NSW Premier Gladys Berejiklian is publicly pretending that she is not leaving in March but privately she has already walked off the job. Meanwhile, her Treasurer, Dominic Perrottet, has elbowed her out of the way and is behaving as if he has been sworn in as the State’s 46th Premier.
In the polls, Empress Gladys is still preferred Premier, particularly among women voters, right-wing feminists and the upwardly-mobile among the people called millennials. However, they don’t have a vote in the party room where the Premiership is decided.
Up until a year ago Ms Berejiklian commanded around 80% of the vote of Coalition MPs. But today it has fallen to about 15%, and if she called for a confidence vote, the “No” votes and abstentions would be massive.
These embarrassingly poor numbers have convinced Ms Berejiklian it is time to go. However, she wants her departure to be conducted on her terms. Can she do it? Probably not. Senior politicians can only partially organise their exits, but their colleagues pull the lever of the trapdoor.
Keep in mind, politicians like taking the top job with a UNANIMOUS party room vote which means the current arm-twisting and backstabbing is all about “persuading” leadership contenders to stand down. This allows the new leader to declare at the first press conference, “I have the total support of all my colleagues. The vote was unanimous.”
Perrottet has fashioned a “dream ticket” to replace her; he has recruited Cabinet Minister Matt Kean as his running mate. As a piece of political architecture it is dishonest, impractical and bound to fail. Perrottet, a right-wing politician with connections to the Roman Catholic sect known as Opus Dei, while Kean is a “wet” (moderate) Liberal, who believes in gay marriage, abortion reform and combatting climate change.
This week Perrottet has been glad-handing his way around Sydney doing what Premiers do – making major speeches on taxation, the economy, the arts, planning and infrastructure. For a man noted for grim reticence, it was a stellar performance. The SMH devoted almost two pages to his unfunded “thought bubbles”. It was written by Angus Thompson, “Urban affairs reporter”, whose future career will be followed with interest.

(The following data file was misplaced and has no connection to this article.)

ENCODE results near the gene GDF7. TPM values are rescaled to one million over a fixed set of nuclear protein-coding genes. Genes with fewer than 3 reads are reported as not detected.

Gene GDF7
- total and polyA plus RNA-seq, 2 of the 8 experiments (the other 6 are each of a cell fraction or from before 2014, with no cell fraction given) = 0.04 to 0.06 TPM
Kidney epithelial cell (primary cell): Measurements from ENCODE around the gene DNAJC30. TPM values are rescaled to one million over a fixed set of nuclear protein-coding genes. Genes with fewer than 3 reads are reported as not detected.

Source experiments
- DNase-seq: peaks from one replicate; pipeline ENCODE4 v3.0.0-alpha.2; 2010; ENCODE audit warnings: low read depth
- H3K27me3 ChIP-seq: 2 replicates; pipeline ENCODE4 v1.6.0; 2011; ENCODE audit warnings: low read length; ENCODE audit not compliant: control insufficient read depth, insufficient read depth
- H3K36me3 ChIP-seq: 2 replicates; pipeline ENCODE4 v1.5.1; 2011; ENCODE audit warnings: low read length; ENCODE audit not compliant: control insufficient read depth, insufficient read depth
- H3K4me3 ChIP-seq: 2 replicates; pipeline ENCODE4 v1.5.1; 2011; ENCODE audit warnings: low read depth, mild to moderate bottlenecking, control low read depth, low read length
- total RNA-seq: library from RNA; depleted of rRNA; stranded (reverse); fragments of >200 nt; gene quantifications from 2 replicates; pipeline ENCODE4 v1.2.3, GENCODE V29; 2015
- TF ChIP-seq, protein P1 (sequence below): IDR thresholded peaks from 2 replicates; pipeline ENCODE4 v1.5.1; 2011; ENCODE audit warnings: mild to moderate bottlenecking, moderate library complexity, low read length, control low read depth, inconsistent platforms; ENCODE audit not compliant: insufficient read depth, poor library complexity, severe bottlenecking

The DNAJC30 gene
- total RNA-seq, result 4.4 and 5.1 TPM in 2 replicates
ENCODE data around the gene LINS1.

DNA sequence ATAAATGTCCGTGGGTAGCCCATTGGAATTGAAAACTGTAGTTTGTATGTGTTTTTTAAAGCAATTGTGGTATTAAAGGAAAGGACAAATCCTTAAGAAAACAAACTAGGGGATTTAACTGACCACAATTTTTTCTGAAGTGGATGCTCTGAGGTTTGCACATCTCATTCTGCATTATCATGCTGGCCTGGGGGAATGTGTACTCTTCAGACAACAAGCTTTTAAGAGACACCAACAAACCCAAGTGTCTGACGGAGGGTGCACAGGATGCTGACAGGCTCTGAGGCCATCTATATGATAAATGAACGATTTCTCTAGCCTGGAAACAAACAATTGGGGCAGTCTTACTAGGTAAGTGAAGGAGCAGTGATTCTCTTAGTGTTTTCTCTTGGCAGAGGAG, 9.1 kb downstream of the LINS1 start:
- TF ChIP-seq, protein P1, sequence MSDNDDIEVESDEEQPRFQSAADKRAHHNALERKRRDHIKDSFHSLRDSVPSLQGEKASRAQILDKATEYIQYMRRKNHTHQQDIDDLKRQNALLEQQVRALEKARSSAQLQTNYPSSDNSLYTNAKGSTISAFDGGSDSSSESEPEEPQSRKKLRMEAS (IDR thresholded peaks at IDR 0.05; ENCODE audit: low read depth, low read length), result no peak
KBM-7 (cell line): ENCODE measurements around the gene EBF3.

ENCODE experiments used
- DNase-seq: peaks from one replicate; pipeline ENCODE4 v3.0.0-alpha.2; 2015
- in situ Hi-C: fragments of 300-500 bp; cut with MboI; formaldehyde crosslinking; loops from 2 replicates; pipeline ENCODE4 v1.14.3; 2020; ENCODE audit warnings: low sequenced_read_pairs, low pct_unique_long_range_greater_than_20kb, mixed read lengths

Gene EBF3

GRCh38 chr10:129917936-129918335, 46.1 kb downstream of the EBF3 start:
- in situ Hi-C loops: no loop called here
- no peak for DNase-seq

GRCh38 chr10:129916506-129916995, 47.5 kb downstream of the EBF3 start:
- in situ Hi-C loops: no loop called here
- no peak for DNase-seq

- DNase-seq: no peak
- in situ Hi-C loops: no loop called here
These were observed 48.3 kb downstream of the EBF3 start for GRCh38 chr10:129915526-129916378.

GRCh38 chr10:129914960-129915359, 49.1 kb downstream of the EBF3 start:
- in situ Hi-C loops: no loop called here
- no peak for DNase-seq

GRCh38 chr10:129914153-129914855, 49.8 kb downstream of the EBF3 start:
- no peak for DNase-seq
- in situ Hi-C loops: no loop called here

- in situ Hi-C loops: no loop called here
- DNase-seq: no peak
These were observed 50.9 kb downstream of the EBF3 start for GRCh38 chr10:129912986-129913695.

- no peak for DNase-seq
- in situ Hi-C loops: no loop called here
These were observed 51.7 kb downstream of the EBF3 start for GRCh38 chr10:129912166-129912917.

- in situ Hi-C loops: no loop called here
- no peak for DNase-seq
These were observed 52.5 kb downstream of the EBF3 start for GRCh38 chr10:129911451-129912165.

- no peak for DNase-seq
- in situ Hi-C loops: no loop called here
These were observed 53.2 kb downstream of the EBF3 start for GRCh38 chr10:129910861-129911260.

Speaking at a “Sydney Summit” Perrottet laid out plans for Sydneysiders to “shun mediocrity” and embrace his dreams [delusions?] for “a world-class city”. He praised Paul Keating, former Labor PM and adviser to billionaire Frank Lowy, and Lucy Turnbull, wife of former Liberal PM Malcolm Turnbull, as visionaries for their plan to make Macquarie Street a “cultural precinct”. Perrottet wanted overseas students let back into NSW because, he claimed, they contributed $13.6 billion to the economy. The concept of an Asian student-led recovery is bizarre.
Greater Sydney Commissioner Geoff Roberts joined the “dream-on” by supporting the division of Sydney into three cities – 1) Parramatta, Penrith and the Sydney Olympics site; 2) Sydney 2nd airport at Badgery’s Creek and its adjoining business hub called “Aerotropolis”; and 3) the “Eastern Harbour City” (the CBD, Darling Harbour, Opera House, Harbour Bridge, SCG, Roosters NRL and Randwick racecourse).
Ms Berejiklian and Mr Perrottet both have good reason to want a transfer of power. 1) Gladys is facing the re-opening of an ICAC inquiry into land deals masterminded by Liberal Minister Daryl Maguire whom she intended to marry. And Cabinet’s dodgy approval of James Packer’s Crown casino at Darling Harbour has now engulfed Ms Berejiklian; 2) Perrottet will be called before an official investigation into the apparent criminal rorting at icare, the workers’ compensation scheme.
In a clear sign that deck chairs are being re-arranged, Upper House president John Ajaka suddenly resigned from his $309,621-a-year job. His announcement was slipped out very late on a Friday afternoon and was therefore scarcely reported. It triggered a frenzied discussion among MPs about the imminence of regime change and Ms Berejikian’s departure.
As Ajaka’s parliamentary pension is calculated on his final salary, his golden handshake will be immensely richer by going now and not in the months ahead when he may be sacked and replaced and thus be reduced to an ordinary MP’s basic salary of $169,192. Does Ajaka prefer the gravy to the gruel? We shall see.
In late news, Ms Berejiklian is reported to be thinking of staying in office until mid-year to salvage some of her tarnished reputation. Dom, aka “Mr Pair-of-Tits”, will be furious with this turn of events: he doesn’t want any delay at all. Like Prince Charles, he’s waited long enough.